It tends to go along with another English peculiarity, a strange and basically ignorant belief that the teachings of the Christian faith are mainly about homosexuality.
Actually, the condemnation of homosexuality is so central to Christianity that Jesus doesn't mention it once in any of the gospels.
Through the centuries, the English have returned over and over again to these themes. For some time it was felt that Roman Catholics must have their basic allegiance elsewhere - to the king of Spain, the Pope or some combination of the two.
Then, in the twentieth century, similar things were said about Jews: they must - or so it was said - owe their basic allegiance to the state of Israel.
These days, you usually hear this kind of nonsense spouted by crusty English establishment types about Muslims. Or by Guardian-reading 'evidence-based' types about people who describe themselves as Christians - again, the whole implication is that there must be some tyrannical hidden agenda, some secret allegiance elsewhere.
Tim Farron, the new Lib Dem leader, had to face this line of questioning over and over again from the media during his first weekend in office, and did so with his dignity intact. And I, for one, respect him enormously for it.
It is true that there are strands of illiberal socialism and conservatism which see no distinction between morality and policy. Who only have to disapprove of something to want to legislate against it (or, in the case of Tony Blair, to bomb it). Liberals, it seems to me, are able to distinguish relatively easily between morality and public policy. Not just their own conscience, but there is a difference between objective morality and policy too. If we start trying to legislate against everything we believe is wrong, we will live in a tyranny.
When Bill Clinton famously closed down the abortion issue in 1992 in the US presidential election, he said he wanted it to be "legal, safe and rare", but did he get cross-questioned about why he wasn't urging more abortions? No, but I fear he would have done in the UK, where religious faith remains a source of suspicion - just as it did back in the days of the Tudors.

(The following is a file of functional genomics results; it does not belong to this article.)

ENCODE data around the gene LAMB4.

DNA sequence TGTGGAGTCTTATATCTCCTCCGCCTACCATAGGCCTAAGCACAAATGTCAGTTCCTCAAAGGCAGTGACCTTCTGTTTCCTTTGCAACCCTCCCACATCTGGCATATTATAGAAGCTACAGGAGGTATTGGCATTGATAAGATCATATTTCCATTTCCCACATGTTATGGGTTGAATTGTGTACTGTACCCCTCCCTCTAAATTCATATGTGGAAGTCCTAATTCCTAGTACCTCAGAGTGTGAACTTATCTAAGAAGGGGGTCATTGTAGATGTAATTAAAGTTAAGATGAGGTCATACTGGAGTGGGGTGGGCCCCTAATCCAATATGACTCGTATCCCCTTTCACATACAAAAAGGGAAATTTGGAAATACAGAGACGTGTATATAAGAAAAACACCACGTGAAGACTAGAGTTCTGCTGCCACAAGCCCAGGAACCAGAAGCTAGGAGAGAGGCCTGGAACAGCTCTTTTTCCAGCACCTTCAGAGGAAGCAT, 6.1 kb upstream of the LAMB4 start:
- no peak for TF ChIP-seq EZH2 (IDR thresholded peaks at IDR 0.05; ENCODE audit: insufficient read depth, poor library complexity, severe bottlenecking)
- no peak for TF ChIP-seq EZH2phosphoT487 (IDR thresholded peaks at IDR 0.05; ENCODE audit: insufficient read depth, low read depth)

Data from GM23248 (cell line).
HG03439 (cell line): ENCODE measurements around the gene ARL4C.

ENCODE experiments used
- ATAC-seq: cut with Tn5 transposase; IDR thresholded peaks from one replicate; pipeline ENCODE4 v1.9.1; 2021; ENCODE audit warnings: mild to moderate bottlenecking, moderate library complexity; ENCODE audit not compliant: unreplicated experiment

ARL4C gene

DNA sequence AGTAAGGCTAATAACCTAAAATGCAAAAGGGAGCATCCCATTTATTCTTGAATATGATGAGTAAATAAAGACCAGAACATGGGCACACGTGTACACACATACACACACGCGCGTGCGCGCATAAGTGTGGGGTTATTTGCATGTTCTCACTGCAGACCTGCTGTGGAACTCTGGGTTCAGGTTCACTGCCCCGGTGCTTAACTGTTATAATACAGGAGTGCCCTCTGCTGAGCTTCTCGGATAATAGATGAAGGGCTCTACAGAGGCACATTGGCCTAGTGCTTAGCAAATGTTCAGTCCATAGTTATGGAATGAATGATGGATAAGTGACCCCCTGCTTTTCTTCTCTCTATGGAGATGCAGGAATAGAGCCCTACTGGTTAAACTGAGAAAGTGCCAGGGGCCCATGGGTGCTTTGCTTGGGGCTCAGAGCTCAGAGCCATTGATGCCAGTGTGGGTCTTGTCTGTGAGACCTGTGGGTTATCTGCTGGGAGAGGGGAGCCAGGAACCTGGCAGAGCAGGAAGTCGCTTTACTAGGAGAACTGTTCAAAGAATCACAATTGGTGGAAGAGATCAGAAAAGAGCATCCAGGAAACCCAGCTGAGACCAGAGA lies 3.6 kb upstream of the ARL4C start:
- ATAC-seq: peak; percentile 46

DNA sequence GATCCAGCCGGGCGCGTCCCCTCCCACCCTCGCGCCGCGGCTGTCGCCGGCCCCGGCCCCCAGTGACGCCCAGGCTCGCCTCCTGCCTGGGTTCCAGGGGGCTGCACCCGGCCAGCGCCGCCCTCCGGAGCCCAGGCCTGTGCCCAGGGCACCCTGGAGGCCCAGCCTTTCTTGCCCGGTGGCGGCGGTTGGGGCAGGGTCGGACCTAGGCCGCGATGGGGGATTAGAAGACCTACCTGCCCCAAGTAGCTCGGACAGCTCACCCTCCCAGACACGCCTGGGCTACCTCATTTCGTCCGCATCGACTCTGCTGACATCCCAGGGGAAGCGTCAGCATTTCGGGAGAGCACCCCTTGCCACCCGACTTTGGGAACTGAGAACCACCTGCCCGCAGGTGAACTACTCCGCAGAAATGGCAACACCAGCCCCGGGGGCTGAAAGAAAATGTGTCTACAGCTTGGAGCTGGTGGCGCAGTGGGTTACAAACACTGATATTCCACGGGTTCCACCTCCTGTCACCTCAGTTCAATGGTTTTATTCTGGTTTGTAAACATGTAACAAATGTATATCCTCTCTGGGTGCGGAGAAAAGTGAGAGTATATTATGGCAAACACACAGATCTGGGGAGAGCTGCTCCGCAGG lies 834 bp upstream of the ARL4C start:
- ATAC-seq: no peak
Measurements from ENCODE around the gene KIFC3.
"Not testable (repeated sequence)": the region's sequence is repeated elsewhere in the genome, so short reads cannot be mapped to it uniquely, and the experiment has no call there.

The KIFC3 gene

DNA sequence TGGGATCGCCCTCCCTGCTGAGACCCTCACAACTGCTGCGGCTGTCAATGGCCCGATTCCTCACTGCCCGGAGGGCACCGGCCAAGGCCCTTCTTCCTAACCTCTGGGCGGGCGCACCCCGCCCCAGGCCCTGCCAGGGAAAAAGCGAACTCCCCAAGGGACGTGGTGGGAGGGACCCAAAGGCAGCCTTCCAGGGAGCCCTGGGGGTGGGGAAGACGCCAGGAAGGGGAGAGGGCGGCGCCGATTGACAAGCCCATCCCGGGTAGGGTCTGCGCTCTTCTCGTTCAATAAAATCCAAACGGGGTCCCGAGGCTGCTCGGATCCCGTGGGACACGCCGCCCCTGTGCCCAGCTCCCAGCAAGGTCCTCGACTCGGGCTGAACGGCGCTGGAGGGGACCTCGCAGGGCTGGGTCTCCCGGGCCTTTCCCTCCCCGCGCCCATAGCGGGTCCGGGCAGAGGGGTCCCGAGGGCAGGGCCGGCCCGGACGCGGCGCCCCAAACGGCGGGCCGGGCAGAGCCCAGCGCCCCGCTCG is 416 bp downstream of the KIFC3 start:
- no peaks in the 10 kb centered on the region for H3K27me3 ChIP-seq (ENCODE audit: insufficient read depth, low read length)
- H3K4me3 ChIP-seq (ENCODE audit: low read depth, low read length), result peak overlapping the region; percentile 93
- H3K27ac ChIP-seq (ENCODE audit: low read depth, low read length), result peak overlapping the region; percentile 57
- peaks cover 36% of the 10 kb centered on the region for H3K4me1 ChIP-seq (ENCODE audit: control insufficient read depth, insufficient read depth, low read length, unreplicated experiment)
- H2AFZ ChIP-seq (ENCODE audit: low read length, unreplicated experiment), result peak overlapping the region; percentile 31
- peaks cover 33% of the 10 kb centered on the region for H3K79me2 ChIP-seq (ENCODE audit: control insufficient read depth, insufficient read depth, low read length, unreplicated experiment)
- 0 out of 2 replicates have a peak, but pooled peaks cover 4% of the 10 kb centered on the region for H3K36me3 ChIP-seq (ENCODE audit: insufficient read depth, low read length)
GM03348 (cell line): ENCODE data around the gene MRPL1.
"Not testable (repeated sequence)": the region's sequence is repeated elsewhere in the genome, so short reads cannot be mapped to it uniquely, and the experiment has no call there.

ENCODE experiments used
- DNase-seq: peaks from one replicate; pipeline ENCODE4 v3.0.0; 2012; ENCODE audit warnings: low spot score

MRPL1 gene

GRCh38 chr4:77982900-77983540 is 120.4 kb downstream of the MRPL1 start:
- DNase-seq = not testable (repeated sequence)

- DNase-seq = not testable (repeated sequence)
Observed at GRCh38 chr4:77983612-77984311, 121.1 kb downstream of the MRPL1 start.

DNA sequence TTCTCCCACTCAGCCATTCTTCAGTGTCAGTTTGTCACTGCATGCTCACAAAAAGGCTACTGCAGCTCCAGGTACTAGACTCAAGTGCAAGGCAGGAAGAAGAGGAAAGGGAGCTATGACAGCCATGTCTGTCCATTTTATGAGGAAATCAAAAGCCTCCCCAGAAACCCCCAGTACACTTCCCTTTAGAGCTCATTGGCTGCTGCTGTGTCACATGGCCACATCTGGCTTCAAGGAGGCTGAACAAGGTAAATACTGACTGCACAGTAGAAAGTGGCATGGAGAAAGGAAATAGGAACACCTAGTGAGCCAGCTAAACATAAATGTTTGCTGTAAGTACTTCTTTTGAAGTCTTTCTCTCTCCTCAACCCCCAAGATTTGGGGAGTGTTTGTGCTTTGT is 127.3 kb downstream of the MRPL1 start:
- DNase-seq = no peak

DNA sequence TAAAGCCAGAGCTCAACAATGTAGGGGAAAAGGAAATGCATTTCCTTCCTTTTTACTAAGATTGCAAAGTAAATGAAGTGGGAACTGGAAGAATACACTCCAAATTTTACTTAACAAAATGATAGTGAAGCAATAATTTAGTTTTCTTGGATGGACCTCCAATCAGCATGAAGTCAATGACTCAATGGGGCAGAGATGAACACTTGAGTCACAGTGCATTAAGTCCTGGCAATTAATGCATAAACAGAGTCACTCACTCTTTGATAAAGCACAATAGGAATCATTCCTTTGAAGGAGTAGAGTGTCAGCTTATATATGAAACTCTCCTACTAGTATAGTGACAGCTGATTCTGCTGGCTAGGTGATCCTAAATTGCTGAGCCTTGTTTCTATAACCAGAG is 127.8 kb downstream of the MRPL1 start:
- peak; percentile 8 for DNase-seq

Why is this an English obsession? It is true that I may think this because my book How to be English is published this week and I find myself obsessed with the topic. But actually, I think there is a connection - there is a streak of puritanism which runs deep in these islands.
I don't mean puritanism as purely religious. English puritanism remains a kind of extreme protestantism, but it has moved its position since those days. Once they used to smash stained glass windows or cut down maypoles and close theatres. These days, they rage at against anyone who believes anything beyond what can be verified by five senses - worse, it is their five senses that has to do the verification. This is puritanism reborn as a kind of narrow positivism.
Yes, my understanding of Dawkins is that he is an extreme protestant, so disapproving of spirituality that he has become an atheist. It is the logical conclusion of puritanism, in my humble opinion. It is the latest manifestation of the traditional English fear of priestcraft and mumbo-jumbo.
The kind of narrow empiricism it is based on is another seventeenth century idea, and it is getting a little frayed. But I expect it will live on here long after it has bitten the dust everywhere else.
I am personally glad that the Lib Dems are led by someone who has some spiritual belief, some sense that this isn't all there is. And since 77 per cent in the UK describe themselves as ‘religious’, it makes sense for aspiring political leaders to share some idea of what they mean.
Certainly, if there is a future for the left in the UK, we are not going to find it by withdrawing into a small cult of puritans, disapproving of everyone's spiritual beliefs and congratulating ourselves for being so 'evidence-based'.
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